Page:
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John Elliott Tullidge
(Weymouth, United Kingdom, 1836 - 1899, Salt Lake City, Utah)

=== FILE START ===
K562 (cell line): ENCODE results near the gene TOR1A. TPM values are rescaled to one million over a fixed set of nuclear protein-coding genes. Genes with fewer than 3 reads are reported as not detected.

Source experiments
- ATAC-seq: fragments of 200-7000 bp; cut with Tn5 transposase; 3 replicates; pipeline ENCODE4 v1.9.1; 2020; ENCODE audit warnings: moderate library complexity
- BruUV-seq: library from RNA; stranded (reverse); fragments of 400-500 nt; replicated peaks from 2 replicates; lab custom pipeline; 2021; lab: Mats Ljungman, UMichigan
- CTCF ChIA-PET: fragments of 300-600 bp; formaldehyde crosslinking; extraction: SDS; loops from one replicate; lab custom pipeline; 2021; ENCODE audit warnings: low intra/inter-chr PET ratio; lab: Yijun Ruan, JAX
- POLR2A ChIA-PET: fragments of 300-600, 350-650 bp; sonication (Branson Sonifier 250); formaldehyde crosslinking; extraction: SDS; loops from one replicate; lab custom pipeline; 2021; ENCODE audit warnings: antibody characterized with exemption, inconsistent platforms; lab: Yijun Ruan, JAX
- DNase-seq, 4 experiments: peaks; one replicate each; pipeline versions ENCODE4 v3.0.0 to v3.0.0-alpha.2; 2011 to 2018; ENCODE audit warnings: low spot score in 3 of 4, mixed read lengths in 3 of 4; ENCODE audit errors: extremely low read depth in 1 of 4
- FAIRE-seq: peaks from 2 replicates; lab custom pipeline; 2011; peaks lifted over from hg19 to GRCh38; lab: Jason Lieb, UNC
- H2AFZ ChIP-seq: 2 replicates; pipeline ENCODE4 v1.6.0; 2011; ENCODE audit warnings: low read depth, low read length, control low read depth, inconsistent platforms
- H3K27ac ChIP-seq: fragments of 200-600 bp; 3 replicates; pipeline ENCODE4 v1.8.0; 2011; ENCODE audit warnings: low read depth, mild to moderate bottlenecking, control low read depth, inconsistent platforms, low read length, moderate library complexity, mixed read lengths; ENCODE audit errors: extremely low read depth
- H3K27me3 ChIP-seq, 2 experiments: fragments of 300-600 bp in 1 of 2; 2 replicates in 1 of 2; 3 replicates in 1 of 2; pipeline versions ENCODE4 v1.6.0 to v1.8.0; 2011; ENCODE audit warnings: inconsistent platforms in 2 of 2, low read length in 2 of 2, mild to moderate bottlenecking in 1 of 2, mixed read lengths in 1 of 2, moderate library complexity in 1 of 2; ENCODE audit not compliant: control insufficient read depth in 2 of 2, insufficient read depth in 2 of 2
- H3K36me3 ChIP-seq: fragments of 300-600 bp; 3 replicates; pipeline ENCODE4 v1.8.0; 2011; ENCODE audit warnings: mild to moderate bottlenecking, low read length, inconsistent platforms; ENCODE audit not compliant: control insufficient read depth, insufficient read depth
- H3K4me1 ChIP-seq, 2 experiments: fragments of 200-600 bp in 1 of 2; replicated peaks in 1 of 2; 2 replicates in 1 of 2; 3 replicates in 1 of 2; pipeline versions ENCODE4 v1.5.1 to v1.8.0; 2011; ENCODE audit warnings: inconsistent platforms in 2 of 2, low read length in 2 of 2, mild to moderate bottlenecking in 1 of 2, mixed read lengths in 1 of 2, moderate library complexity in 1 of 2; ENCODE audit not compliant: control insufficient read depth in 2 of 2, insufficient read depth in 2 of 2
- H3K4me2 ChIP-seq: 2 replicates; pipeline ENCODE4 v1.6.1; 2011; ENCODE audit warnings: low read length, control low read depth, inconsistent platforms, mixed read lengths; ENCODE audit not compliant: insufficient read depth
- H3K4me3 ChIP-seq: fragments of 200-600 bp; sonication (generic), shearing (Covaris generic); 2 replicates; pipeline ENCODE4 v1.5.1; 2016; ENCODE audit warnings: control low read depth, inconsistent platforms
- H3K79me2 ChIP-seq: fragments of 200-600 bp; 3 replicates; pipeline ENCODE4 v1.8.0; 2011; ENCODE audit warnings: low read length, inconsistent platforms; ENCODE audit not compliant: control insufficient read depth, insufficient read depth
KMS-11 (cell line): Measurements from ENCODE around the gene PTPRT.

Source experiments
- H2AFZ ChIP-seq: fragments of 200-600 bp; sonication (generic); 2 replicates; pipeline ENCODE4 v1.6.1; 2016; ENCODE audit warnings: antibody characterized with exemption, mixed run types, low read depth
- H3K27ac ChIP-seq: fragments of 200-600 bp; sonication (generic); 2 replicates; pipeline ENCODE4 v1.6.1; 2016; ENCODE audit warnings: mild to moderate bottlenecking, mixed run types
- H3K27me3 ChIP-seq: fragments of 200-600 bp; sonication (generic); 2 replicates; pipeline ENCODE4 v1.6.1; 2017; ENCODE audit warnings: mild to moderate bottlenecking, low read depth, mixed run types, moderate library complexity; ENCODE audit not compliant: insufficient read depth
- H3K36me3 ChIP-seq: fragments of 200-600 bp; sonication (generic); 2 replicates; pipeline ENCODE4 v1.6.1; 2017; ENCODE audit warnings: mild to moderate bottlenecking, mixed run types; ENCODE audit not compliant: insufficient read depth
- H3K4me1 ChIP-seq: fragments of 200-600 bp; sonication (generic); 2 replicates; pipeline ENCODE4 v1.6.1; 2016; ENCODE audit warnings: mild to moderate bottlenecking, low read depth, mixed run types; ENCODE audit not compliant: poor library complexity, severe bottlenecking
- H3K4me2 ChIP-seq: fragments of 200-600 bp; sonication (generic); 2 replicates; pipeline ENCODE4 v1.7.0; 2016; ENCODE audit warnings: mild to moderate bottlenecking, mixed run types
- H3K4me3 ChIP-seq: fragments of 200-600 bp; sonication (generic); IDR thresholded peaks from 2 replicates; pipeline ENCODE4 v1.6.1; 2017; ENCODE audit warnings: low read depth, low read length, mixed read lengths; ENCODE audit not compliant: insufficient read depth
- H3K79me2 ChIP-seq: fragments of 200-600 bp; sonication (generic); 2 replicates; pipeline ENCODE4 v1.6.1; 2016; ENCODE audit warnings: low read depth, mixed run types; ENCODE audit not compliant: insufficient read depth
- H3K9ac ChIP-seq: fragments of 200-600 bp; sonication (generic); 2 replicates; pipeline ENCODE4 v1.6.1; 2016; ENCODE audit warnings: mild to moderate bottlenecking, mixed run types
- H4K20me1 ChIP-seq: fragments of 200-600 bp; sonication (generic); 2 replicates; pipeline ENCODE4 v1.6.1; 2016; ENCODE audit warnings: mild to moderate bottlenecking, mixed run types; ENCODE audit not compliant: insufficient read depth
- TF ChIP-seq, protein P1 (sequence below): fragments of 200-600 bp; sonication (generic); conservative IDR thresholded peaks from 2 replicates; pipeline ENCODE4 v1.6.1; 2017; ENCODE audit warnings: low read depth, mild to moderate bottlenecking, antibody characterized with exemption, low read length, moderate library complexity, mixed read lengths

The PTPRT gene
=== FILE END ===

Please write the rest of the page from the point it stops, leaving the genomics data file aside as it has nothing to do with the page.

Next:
John Elliott Tullidge, a native of Weymouth, England, was a pioneer Utah painter whose work attracted an important Denver patron as well as members of the powerful Walker family in Salt Lake City. Even though he had had only a brief apprenticeship in his teens with an English decorative painter (a factor preventing further homeland "formal art study except for meager training at Milready"), Tullidge was able to develop into a landscape painter in America, using a calm, but nicely brushy luminism in his works not unlike effects seen in the pictures of some secondary figures associated with this country's Hudson River School. Then, like Dan Weggeland and C.C.A. Christensen, he eventually capped his studio career by painting in various LDS temples (St. George, Logan, and Manti). Edward W. Tullidge, a brother of John Tullidge, was the most prominent nineteenth-century writer on Utah art and one of several leaders of the Godbeite movement in dissent from Mormonism beginning in the 1860s.